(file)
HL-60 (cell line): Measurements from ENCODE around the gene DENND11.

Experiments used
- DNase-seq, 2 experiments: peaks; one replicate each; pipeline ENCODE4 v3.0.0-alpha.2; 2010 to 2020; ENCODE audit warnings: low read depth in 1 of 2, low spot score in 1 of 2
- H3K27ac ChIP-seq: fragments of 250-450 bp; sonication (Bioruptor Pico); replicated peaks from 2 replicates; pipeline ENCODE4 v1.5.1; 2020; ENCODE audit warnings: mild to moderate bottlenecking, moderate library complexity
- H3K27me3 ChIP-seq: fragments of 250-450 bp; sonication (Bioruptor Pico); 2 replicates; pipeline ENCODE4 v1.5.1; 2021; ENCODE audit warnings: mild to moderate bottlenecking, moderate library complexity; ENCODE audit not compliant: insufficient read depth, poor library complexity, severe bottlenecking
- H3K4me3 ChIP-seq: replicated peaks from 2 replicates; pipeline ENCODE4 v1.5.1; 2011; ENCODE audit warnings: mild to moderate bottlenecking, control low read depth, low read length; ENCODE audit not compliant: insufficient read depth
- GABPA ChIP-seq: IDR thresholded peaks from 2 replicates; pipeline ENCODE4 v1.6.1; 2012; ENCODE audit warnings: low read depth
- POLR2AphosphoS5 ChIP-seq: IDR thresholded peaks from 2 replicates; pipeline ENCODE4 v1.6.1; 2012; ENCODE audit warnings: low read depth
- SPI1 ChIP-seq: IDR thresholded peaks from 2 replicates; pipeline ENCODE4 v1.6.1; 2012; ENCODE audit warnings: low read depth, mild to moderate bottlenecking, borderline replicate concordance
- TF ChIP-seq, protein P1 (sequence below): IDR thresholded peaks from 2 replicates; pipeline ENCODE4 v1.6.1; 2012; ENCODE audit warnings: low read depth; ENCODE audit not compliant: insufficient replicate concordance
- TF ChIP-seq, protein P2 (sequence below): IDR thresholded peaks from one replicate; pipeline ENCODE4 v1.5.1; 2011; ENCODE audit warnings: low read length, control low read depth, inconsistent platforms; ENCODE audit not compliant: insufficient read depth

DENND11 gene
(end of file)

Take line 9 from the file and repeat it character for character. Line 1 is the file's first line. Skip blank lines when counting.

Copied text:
- SPI1 ChIP-seq: IDR thresholded peaks from 2 replicates; pipeline ENCODE4 v1.6.1; 2012; ENCODE audit warnings: low read depth, mild to moderate bottlenecking, borderline replicate concordance